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People Break Down The Absolute Scariest Thing They've Ever Experienced

Shadows at the door
Nathan Wright/Unsplash

One of life's most unfortunate moments is when we feel our lives are genuinely in danger.

These horrific moments can involve the behavior of people with malicious intentions or just being at the wrong place and time.

Even though many people live to share their harrowing stories, the trauma doesn't necessarily go away completely.

But all anyone who's experienced a terrifying ordeal can do to find peace is to count their blessings and be grateful they are survivors.

Curious to hear from strangers online, Redditor Fearless-surfur-ee asked:

"What was the scariest incident happened with you?"

These Redditors experienced heart-stopping false alarms.

Wrong Target

"Half a dozen masked men broke into my bedroom, threatened me and my girlfriend, realised they had the wrong house, apologised and left. Edit - I told the full story here a while back."

– The-Go-Kid

Witness At A Shopping Mall

"Similar thing happened to my Aunt. She witnessed an attack at a shopping centre (on going disagreement between 2 well known families) and was threatened. A few days later one of the older family members approached her in her driveway and apologised profusely for the younger persons behaviour and offered her compensation. She was so scared she just said no thanks and he left."

– pokerdotts

Sometimes, you gotta listen to your gut.

Unplanned Detour

"Wife and I took a dark exit towards out neighborhood. Whole backseat full of bags cause we went shopping at the mall. There’s a red light at the intersection once you get off the exit and we pull up to this tinted oldsmobile. They were in the right lane to go straight or turn right and we were in the left lane to turn left."

"Nobody is around, maybe 10 at night. I turn left and look in my rear view and it’s the car that was next to us a bit back. I pull in my driveway and just had a really weird feeling, so I told my wife I’m gonna reverse and drive around the block. She thinks it’s weird as hell, but as we are reversing, this dude is walking towards us from that Oldsmobile parked around the corner. I dip the f**k out and make it look like I was just turning around and drove like a mile away before heading back."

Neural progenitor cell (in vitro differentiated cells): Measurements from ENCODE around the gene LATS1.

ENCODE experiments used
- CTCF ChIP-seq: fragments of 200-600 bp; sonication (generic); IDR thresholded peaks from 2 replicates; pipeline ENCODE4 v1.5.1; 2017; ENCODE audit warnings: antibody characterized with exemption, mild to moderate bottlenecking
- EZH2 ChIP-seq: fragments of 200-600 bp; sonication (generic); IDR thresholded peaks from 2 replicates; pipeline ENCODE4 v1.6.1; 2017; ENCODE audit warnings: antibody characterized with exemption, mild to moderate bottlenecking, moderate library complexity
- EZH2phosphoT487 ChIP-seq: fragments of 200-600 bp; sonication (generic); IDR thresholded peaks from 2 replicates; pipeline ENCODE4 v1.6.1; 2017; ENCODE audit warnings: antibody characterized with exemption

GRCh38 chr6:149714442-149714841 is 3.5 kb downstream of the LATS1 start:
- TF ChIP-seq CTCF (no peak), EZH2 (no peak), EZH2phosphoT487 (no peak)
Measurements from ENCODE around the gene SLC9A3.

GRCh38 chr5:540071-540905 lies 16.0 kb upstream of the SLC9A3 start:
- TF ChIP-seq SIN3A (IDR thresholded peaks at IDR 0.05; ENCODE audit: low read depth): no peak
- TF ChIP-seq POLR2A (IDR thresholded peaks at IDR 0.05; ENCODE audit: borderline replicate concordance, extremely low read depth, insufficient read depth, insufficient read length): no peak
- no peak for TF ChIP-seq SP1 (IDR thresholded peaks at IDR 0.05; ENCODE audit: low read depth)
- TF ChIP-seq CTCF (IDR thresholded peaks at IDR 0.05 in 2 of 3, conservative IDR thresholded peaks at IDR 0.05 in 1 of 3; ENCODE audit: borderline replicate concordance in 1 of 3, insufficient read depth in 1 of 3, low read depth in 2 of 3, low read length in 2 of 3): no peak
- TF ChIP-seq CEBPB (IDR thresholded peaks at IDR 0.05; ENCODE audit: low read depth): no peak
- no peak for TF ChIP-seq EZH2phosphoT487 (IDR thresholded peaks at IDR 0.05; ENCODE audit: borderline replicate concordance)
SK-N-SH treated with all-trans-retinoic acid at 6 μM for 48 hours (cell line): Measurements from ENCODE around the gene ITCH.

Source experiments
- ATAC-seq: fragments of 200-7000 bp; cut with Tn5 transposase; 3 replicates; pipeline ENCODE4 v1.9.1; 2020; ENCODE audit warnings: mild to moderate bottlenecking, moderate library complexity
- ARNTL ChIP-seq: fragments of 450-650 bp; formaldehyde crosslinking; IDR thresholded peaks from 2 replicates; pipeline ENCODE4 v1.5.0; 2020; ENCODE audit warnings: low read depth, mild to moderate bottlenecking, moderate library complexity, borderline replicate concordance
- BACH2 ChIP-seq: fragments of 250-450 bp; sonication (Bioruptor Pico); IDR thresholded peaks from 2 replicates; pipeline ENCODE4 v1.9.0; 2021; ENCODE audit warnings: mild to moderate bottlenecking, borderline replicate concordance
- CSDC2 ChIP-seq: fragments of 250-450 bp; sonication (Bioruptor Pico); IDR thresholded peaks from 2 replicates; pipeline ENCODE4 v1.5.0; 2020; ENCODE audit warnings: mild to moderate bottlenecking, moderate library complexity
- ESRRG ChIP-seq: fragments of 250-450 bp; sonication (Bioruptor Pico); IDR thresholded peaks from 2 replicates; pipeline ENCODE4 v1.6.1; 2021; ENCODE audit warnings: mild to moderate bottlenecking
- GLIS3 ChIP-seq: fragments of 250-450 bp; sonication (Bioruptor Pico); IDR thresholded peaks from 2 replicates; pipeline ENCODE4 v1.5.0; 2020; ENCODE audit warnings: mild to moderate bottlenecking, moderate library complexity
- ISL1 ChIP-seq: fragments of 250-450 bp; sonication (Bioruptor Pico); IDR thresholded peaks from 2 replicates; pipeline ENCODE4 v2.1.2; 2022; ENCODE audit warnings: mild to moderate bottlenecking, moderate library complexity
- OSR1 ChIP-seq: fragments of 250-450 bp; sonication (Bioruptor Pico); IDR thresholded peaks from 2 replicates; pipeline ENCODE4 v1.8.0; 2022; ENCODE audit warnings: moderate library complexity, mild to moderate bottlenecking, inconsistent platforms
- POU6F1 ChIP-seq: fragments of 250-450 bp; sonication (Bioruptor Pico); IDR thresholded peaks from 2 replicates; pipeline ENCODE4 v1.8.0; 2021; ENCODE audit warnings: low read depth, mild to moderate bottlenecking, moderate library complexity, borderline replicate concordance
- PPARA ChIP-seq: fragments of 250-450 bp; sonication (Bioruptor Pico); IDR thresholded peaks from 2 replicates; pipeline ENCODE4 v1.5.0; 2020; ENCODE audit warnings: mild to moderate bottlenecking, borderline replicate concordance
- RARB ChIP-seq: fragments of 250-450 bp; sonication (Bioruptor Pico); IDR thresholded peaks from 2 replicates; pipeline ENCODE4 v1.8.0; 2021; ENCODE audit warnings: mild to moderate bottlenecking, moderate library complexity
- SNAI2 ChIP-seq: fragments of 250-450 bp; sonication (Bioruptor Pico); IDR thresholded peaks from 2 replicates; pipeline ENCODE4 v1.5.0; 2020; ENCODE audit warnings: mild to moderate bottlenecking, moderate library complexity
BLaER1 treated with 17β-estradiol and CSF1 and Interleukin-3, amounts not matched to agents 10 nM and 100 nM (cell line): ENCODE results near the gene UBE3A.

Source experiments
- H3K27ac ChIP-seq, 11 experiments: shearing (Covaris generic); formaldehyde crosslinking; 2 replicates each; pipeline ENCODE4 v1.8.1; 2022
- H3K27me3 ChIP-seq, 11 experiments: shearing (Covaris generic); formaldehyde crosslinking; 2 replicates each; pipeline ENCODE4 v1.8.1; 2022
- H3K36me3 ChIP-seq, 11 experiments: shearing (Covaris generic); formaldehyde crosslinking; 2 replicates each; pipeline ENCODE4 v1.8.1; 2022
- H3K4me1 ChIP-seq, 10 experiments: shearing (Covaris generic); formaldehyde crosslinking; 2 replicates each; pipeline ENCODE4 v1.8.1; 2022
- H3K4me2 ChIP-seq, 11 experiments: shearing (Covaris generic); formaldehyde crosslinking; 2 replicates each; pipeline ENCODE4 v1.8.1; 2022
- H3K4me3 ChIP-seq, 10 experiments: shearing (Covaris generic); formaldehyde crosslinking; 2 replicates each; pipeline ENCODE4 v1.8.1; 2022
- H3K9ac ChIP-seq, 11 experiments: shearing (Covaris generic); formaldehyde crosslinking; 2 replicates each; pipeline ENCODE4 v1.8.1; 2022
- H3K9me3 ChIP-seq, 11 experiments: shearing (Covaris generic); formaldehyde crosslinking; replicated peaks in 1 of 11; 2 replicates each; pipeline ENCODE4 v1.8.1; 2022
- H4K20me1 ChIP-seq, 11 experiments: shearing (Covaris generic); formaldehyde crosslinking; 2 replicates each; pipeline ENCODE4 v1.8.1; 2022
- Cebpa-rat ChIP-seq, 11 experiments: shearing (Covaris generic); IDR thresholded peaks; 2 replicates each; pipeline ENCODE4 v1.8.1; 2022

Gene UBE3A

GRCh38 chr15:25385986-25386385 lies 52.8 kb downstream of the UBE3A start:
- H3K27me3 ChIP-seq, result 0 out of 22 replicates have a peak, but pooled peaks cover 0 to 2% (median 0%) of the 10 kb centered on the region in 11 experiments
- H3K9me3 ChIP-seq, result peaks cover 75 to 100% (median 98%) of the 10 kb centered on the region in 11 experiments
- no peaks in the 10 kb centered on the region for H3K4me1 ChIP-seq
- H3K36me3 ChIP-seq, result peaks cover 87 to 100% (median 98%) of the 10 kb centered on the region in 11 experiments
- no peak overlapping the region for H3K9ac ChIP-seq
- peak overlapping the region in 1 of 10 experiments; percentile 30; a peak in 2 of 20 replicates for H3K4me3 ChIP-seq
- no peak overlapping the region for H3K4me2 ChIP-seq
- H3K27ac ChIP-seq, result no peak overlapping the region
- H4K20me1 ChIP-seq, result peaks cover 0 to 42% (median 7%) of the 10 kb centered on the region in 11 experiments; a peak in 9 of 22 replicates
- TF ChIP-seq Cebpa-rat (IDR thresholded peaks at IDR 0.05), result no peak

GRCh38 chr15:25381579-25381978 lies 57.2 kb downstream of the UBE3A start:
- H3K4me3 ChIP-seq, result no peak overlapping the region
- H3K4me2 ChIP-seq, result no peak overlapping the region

"Just had this gut feeling, man. Who knows what would have happened? But it was scary as f'k, nonetheless."

– One_pop_each

A Tragic Stop

"Friend borrowed dad’s Benz to take wife on anniversary date. He stopped for flowers and was followed home by someone thinking he was wealthy. He was shot dead in his driveway in what turned out to be a gang initiation; you did the right thing.​"

– busjockey

These Redditors looked down the barrel of a gun...and lived to tell their story.


"Was at a train station that was empty and I was sitting down waiting for a train and a man walks over with a bag, opens it and takes out a shotgun and points it at me and I just stare at him, he then says 'you're not scared are you' then puts the shotgun back in the bag then walks out of the train station."

"Actually not sure if that was the scariest or weirdest or if I was even scared."

– XenomorphXx121

The Right Answer

"Reminds me of the time a guy put a gun to my neck and said, 'What would you do if I pull the trigger right now.'"

"I was in a completely apathetic state of mind at that time anyway and said, 'Not much I can do, but I'll haunt you.'"

– lazerchin

These Redditors experienced medical emergencies.

Lucky Patient

"Last week had a heart attack after almost recovering from chemotherapy."

"I asked the nurse if I was going to die and she said I’m in the right place and they will look after me. Then I got more scared then I ever have before"

"I should not have survived but I did."

– Fistandantalus

Urgent Appointment